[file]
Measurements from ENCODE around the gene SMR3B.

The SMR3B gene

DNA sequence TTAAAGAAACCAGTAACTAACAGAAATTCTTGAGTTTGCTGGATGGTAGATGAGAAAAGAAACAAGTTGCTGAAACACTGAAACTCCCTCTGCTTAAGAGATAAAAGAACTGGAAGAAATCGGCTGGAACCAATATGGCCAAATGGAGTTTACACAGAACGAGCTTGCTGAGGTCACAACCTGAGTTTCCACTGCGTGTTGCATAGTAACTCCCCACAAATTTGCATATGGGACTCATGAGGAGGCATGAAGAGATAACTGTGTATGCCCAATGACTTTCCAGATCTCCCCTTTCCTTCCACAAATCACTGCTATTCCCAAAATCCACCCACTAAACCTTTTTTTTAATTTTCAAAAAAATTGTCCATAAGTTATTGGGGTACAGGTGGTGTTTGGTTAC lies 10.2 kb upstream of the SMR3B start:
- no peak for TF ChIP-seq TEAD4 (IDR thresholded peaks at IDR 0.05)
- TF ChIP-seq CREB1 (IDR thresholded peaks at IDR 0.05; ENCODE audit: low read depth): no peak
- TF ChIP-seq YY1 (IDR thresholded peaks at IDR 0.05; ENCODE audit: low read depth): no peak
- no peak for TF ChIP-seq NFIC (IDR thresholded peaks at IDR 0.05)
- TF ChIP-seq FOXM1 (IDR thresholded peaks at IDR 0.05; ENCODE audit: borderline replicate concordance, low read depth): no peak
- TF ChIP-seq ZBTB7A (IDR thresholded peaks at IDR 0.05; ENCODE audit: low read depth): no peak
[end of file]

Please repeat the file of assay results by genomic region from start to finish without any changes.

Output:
Measurements from ENCODE around the gene SMR3B.

The SMR3B gene

DNA sequence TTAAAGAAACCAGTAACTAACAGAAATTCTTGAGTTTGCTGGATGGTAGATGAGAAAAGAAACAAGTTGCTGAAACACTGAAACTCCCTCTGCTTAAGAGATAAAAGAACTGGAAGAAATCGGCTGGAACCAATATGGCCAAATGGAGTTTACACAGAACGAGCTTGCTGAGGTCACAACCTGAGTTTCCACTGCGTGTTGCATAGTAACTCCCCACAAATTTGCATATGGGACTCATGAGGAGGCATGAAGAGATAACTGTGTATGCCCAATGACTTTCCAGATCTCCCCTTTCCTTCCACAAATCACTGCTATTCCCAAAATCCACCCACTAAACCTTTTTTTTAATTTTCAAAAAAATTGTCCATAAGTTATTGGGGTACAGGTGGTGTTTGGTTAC lies 10.2 kb upstream of the SMR3B start:
- no peak for TF ChIP-seq TEAD4 (IDR thresholded peaks at IDR 0.05)
- TF ChIP-seq CREB1 (IDR thresholded peaks at IDR 0.05; ENCODE audit: low read depth): no peak
- TF ChIP-seq YY1 (IDR thresholded peaks at IDR 0.05; ENCODE audit: low read depth): no peak
- no peak for TF ChIP-seq NFIC (IDR thresholded peaks at IDR 0.05)
- TF ChIP-seq FOXM1 (IDR thresholded peaks at IDR 0.05; ENCODE audit: borderline replicate concordance, low read depth): no peak
- TF ChIP-seq ZBTB7A (IDR thresholded peaks at IDR 0.05; ENCODE audit: low read depth): no peak